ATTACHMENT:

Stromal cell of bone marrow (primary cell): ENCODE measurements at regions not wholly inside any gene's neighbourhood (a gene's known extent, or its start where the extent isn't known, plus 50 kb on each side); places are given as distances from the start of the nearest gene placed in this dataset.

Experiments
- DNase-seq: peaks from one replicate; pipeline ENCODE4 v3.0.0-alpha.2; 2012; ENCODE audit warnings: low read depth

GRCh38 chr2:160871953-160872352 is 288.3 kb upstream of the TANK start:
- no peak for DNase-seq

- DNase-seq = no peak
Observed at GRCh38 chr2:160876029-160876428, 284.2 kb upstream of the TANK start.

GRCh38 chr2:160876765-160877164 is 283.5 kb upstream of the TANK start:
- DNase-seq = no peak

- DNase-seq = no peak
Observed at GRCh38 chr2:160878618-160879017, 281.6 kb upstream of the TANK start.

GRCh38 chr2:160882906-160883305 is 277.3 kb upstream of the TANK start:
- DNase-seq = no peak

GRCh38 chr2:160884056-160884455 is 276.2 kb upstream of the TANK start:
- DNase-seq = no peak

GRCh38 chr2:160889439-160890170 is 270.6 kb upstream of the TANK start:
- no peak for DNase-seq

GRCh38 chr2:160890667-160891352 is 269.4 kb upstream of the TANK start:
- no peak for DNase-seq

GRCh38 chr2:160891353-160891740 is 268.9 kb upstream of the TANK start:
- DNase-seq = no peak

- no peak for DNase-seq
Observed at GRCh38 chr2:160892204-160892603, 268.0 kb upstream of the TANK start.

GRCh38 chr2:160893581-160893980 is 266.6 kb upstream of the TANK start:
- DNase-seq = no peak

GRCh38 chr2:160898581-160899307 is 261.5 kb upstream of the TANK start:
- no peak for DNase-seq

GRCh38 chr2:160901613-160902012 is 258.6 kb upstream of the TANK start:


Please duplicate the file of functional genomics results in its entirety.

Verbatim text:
Stromal cell of bone marrow (primary cell): ENCODE measurements at regions not wholly inside any gene's neighbourhood (a gene's known extent, or its start where the extent isn't known, plus 50 kb on each side); places are given as distances from the start of the nearest gene placed in this dataset.

Experiments
- DNase-seq: peaks from one replicate; pipeline ENCODE4 v3.0.0-alpha.2; 2012; ENCODE audit warnings: low read depth

GRCh38 chr2:160871953-160872352 is 288.3 kb upstream of the TANK start:
- no peak for DNase-seq

- DNase-seq = no peak
Observed at GRCh38 chr2:160876029-160876428, 284.2 kb upstream of the TANK start.

GRCh38 chr2:160876765-160877164 is 283.5 kb upstream of the TANK start:
- DNase-seq = no peak

- DNase-seq = no peak
Observed at GRCh38 chr2:160878618-160879017, 281.6 kb upstream of the TANK start.

GRCh38 chr2:160882906-160883305 is 277.3 kb upstream of the TANK start:
- DNase-seq = no peak

GRCh38 chr2:160884056-160884455 is 276.2 kb upstream of the TANK start:
- DNase-seq = no peak

GRCh38 chr2:160889439-160890170 is 270.6 kb upstream of the TANK start:
- no peak for DNase-seq

GRCh38 chr2:160890667-160891352 is 269.4 kb upstream of the TANK start:
- no peak for DNase-seq

GRCh38 chr2:160891353-160891740 is 268.9 kb upstream of the TANK start:
- DNase-seq = no peak

- no peak for DNase-seq
Observed at GRCh38 chr2:160892204-160892603, 268.0 kb upstream of the TANK start.

GRCh38 chr2:160893581-160893980 is 266.6 kb upstream of the TANK start:
- DNase-seq = no peak

GRCh38 chr2:160898581-160899307 is 261.5 kb upstream of the TANK start:
- no peak for DNase-seq

GRCh38 chr2:160901613-160902012 is 258.6 kb upstream of the TANK start: